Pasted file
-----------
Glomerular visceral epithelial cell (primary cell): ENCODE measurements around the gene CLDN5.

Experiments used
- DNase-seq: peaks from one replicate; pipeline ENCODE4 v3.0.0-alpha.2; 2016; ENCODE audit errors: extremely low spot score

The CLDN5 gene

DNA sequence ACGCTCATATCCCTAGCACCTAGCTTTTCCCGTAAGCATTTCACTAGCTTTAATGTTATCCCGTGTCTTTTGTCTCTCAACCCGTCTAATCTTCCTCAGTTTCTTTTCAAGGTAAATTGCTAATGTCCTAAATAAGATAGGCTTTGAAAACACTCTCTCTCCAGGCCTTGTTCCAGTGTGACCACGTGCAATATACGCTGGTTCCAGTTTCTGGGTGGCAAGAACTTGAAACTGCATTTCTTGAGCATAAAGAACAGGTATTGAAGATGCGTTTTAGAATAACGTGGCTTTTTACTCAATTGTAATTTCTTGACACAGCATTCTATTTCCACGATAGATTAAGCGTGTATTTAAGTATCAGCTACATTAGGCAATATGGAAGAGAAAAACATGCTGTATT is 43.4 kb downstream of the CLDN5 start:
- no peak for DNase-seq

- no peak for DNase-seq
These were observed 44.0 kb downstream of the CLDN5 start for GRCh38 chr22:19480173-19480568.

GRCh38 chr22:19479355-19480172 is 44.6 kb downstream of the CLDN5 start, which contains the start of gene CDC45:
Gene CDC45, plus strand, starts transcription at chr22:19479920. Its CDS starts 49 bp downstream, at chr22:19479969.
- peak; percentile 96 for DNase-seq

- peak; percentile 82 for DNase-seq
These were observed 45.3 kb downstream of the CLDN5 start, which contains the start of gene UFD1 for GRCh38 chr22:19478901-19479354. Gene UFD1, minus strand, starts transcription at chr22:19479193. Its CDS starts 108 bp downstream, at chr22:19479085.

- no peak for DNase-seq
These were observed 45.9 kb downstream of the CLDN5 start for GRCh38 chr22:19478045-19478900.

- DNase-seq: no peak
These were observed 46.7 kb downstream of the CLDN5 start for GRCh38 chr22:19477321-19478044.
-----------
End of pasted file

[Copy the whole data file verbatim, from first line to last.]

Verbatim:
Glomerular visceral epithelial cell (primary cell): ENCODE measurements around the gene CLDN5.

Experiments used
- DNase-seq: peaks from one replicate; pipeline ENCODE4 v3.0.0-alpha.2; 2016; ENCODE audit errors: extremely low spot score

The CLDN5 gene

DNA sequence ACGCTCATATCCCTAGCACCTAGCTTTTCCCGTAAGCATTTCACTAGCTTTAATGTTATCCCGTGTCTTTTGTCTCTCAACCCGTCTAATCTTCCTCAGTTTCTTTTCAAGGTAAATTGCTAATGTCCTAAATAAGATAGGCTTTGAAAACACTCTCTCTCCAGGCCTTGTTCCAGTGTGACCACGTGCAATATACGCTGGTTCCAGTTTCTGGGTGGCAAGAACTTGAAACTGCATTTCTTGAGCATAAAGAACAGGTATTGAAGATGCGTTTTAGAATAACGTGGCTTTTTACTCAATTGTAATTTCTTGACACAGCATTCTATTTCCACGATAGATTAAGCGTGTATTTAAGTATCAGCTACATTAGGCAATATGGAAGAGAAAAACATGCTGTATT is 43.4 kb downstream of the CLDN5 start:
- no peak for DNase-seq

- no peak for DNase-seq
These were observed 44.0 kb downstream of the CLDN5 start for GRCh38 chr22:19480173-19480568.

GRCh38 chr22:19479355-19480172 is 44.6 kb downstream of the CLDN5 start, which contains the start of gene CDC45:
Gene CDC45, plus strand, starts transcription at chr22:19479920. Its CDS starts 49 bp downstream, at chr22:19479969.
- peak; percentile 96 for DNase-seq

- peak; percentile 82 for DNase-seq
These were observed 45.3 kb downstream of the CLDN5 start, which contains the start of gene UFD1 for GRCh38 chr22:19478901-19479354. Gene UFD1, minus strand, starts transcription at chr22:19479193. Its CDS starts 108 bp downstream, at chr22:19479085.

- no peak for DNase-seq
These were observed 45.9 kb downstream of the CLDN5 start for GRCh38 chr22:19478045-19478900.

- DNase-seq: no peak
These were observed 46.7 kb downstream of the CLDN5 start for GRCh38 chr22:19477321-19478044.